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By Lance Gharavi, associate professor in the School of Film, Dance and Theatre and affiliated faculty in the School of Earth and Space Exploration, the Center for Human, Artificial Intelligence and Robot Teaming, and the Center for Behavior, Institutions and the Environment
I know how lucky I am. I’m healthy and have a job I can do from home. Still, this is hard. I want to bake ALL the bread. But if I hoard flour and yeast, others may go without. Practicing social distancing is depressing. I know it will help prevent the spread of the virus, but if lots of other people aren’t doing the same, am I just a sad, low-carb sucker?
At least I live in Phoenix, where I can go for a walk if I get too stir-crazy. What if I lived with 200 other people on Mars, where going outside requires much bulkier protective gear than a simple mask. How would I manage cooperating and sharing resources with all those people?
This isn’t as distant a problem as you may think. NASA, Space X and others are already planning for human communities on Mars and elsewhere in the next decade. Folks living in these communities will have to share their extremely limited resources; they’ll need to cooperate in all sorts of ways to support the common good in order to survive on a dangerous, alien world.
And as we’re all learning here on Earth, sharing and cooperating for the common good is hard. Before we spend billions of dollars and place lives at risk establishing settlements on other worlds, we need to equip explorers with the tools necessary to sustain healthy communities.
At ASU’s Interplanetary Initiative, we’re looking into this challenge: “How can we best sustain healthy human communities in space?”
To find solutions, we’ve developed a game called Port of Mars, in which players are members of the first human community on the Red Planet. The game is simultaneously competitive and cooperative; players navigate a balance between pursuing personal goals and contributing to the good of the community. The player with the most points at the end of the game wins, but if players don’t work together, the community collapses, and everyone dies.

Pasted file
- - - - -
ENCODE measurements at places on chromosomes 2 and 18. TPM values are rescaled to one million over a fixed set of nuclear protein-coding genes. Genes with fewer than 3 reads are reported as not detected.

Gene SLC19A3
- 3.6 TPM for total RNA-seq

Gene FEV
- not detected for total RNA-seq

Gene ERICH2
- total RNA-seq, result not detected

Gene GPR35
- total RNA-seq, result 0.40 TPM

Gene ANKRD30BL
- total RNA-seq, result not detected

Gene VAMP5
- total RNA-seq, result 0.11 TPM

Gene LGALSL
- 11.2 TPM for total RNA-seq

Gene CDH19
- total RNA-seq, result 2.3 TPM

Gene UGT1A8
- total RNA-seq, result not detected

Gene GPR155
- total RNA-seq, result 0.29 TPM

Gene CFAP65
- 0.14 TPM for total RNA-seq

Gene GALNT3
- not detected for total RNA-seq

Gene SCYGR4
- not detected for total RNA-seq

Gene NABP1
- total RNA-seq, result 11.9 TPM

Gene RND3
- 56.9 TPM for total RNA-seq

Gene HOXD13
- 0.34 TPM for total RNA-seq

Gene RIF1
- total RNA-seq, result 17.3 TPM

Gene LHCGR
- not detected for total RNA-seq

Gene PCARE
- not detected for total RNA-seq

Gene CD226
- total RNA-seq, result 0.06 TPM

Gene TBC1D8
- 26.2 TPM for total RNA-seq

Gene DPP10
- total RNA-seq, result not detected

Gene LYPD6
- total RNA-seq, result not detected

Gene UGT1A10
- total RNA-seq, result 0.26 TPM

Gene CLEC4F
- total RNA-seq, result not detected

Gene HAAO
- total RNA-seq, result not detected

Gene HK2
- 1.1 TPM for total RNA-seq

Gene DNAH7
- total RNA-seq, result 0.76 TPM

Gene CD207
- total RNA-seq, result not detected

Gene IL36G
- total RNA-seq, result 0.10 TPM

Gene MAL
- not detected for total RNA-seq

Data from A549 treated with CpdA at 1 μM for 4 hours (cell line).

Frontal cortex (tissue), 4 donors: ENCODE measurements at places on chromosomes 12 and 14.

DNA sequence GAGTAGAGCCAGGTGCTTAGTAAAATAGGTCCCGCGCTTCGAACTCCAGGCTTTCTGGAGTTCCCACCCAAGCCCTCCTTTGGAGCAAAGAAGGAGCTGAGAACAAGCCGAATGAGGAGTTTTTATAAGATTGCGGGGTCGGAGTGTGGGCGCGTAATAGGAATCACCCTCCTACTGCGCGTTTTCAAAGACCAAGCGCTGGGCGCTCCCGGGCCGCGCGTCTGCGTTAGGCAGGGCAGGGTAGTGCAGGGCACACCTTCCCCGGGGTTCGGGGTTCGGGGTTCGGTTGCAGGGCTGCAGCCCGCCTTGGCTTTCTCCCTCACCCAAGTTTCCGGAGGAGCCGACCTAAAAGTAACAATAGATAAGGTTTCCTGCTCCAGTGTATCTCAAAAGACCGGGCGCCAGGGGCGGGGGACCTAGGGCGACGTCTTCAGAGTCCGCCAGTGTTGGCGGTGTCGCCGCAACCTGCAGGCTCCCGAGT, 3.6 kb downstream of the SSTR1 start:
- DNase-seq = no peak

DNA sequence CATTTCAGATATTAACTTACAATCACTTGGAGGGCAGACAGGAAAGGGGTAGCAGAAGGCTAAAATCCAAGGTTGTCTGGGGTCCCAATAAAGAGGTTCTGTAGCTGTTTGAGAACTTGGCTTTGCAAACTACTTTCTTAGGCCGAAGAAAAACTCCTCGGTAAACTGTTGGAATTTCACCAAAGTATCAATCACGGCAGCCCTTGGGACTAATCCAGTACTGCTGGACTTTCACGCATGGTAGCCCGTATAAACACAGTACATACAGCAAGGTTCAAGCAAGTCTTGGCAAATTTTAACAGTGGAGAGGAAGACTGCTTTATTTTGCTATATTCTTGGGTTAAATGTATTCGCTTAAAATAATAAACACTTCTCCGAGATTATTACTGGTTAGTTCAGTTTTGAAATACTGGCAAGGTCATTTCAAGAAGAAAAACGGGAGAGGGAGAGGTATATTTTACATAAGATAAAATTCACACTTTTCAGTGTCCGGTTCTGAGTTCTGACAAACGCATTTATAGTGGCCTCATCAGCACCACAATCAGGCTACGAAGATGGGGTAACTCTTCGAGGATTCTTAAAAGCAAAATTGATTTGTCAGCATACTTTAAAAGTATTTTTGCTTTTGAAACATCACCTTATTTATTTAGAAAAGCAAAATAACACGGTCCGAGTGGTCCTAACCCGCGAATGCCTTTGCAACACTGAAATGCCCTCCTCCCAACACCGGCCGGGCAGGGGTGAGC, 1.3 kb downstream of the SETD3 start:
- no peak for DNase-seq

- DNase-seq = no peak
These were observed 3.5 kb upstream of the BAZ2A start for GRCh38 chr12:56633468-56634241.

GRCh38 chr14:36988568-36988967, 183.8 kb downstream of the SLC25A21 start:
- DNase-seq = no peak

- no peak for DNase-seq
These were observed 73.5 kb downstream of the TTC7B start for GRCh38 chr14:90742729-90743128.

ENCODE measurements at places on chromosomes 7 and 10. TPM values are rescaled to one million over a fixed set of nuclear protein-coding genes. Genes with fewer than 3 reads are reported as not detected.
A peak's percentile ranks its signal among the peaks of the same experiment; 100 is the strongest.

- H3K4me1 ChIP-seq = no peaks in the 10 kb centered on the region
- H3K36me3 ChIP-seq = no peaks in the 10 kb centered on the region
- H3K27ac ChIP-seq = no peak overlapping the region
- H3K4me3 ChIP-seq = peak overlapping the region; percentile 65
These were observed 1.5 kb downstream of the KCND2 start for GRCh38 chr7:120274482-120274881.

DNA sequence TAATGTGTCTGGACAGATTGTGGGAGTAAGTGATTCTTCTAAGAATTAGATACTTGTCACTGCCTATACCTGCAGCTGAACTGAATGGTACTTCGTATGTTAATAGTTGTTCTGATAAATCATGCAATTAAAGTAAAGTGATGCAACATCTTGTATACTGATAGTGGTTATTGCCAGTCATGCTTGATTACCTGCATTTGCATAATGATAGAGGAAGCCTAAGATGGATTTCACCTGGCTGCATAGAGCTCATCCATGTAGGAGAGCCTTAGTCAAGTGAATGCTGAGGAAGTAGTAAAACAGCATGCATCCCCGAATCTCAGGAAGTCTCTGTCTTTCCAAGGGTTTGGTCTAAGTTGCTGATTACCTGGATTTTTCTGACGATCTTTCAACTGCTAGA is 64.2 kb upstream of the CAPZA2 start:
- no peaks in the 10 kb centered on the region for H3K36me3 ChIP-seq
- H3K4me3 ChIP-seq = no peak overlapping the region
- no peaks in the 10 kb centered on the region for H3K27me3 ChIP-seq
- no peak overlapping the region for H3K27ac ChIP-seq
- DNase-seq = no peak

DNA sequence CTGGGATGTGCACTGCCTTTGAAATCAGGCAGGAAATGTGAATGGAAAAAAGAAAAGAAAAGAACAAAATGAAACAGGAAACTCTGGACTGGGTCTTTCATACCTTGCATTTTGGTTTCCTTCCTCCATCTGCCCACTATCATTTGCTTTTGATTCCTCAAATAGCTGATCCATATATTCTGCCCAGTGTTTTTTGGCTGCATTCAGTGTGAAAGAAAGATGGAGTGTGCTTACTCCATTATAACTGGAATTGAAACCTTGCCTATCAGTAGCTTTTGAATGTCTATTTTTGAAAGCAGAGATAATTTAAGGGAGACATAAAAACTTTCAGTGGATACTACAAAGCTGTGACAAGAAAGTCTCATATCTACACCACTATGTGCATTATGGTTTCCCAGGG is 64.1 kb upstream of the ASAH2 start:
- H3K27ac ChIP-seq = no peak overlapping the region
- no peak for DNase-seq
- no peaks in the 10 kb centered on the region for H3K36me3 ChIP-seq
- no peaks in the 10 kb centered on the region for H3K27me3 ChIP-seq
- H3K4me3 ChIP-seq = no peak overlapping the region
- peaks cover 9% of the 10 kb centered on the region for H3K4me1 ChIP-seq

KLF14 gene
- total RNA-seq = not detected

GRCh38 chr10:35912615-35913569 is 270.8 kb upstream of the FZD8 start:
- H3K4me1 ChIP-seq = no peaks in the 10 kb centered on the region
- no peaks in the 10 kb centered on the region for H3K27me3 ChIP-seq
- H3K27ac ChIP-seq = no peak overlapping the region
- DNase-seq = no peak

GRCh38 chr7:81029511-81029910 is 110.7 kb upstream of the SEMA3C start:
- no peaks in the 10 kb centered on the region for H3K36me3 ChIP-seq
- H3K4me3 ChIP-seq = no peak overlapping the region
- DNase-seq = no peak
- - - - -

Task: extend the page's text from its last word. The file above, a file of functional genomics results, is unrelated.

No one wins if everyone is dead.
Port of Mars is actually a science experiment cos-playing as a game. Researchers track and record player behavior, then analyze the data to discover what behaviors tend to produce success, and what tend to produce failure. Each game is a simulation, a kind of rehearsal for creating healthy future space communities.
Our game presents players with what scientists call social dilemmas and collective action problems. These terms describe scenarios in which the whole community benefits if everyone makes certain choices. But those choices may be difficult or costly, discouraging some people from acting to benefit the community, especially if they don’t know what choices others are making.
For example, practicing social distancing produces benefits for everyone by reducing risks to public health. On the other hand, it can also create painful hardships for people, personally and financially.
Port of Mars began as a card game, and the early run of experiments was relatively small. We’re currently testing a digital version to greatly increase sample sizes and improve the reliability of results.
Like a lot research in space exploration, Port of Mars produces knowledge useful here on Earth. The global effort to combat COVID-19 presents a host of challenges like the ones we’re investigating. But our present challenges are neither distant nor abstract. They’re the moral choices we now face on a daily basis. They’re intimate and personal, life and death. They’re our jobs, our health, and the well-being of our nations, communities, and families.
With every game we play, the Port of Mars team is searching for ways to effectively meet such challenges, now and in the future.
‘A science experiment cos-playing as a game’: What Port of Mars can teach us about successful… was originally published in ASU Herberger Institute for Design and the Arts on Medium, where people are continuing the conversation by highlighting and responding to this story.